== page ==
Text description provided by the architects. Pouso Alegre is a city in the south of Minas Gerais that has grown rapidly in recent decades, becoming the center of its micro-region. In its urban fabric, two cultural moments coexist in contrast: a historic city with its quiet pace of the countryside with narrow streets, as a memory, and the contemporary growth with new shops, shopping centers and buildings, which points to the desire for an urban future.
OTB [O Tardo Burguer, “the so-called burger", a pun in a local accent] is a delivery brand created during the pandemic. Initially, in a temporary location, the distance to the most served neighborhoods soon arose as a problem. Therefore, the first reason for the project was mainly geographical: it needed to be downtown. Even more, in the uncertain situation of the pandemic, there was an unusual offer of properties available, and one of the most traditional places in the city, the “Bar Pé de Porco” was an option.
The pandemic also shaped the program, as it was not necessary to create a dining “hall”, and so the agglomeration of people wasn't recommended. Just a counter and a kitchen would suffice, but the location, due to its history and centrality, demanded nobler urban aspirations and was therefore a chance to spatially state a new hypothesis of commercial typology.
The question that was posed as a project was: how to install a “cloud kitchen” in the historic center without it becoming a mere dark and suspicious counter? In other words: What is the possible image of a contemporary enterprise within a traditional setting?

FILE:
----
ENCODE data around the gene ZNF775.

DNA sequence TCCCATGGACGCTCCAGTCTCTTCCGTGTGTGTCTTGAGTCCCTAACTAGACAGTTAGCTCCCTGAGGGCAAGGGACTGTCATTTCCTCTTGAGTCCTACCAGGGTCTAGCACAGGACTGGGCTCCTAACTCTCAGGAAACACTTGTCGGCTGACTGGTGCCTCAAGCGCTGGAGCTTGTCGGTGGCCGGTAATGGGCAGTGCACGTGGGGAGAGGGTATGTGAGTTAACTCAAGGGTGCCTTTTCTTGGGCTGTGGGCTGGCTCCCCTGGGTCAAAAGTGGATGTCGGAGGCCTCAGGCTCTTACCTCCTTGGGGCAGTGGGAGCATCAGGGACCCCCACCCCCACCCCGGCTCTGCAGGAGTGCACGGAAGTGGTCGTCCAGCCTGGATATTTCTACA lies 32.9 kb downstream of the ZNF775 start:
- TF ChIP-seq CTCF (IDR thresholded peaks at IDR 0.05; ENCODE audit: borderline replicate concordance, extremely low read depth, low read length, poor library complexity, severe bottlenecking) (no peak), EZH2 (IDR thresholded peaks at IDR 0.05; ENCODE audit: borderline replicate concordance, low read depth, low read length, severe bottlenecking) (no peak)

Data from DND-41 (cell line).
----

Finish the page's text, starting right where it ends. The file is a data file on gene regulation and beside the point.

The kitchen occupies approximately 30m² and is in front of a small square that houses a large tree where 5 streets meet, forming an urban intertwining. Intensely moved by both pedestrians and cars, its 8m façade works as great urban support for visibility.
The division of spaces is simple, half is occupied by the kitchen and half by the administration, stock, and support. These spaces, usually hidden in the back of the restaurants, underwent an inversion and were laid out on the street. The facade constitutes not only a representation of the brand but put the operation itself as a representation of the brand. That is, not offering a representation of oneself, but presenting oneself. Hidden programs are revealed as the reality of the city.
In the kitchen, a metallic system was designed to be both a closing device and protection from the sun and rain. Behind it, the glass reveals and protects the interior while allowing customers to follow the food preparation from the sidewalk. The interior cladding appears outside, while the exhaust hood instead of disappearing through the back, break through the street and climbs the building to the roof.
On the other side, the balcony is an independent structure, a cabin, and a volume that organizes the space flow. From there, it is possible to observe both the street and the kitchen, making communication quick. Its curved walls have the dual function of expanding the service area and reaffirming its presence as an object.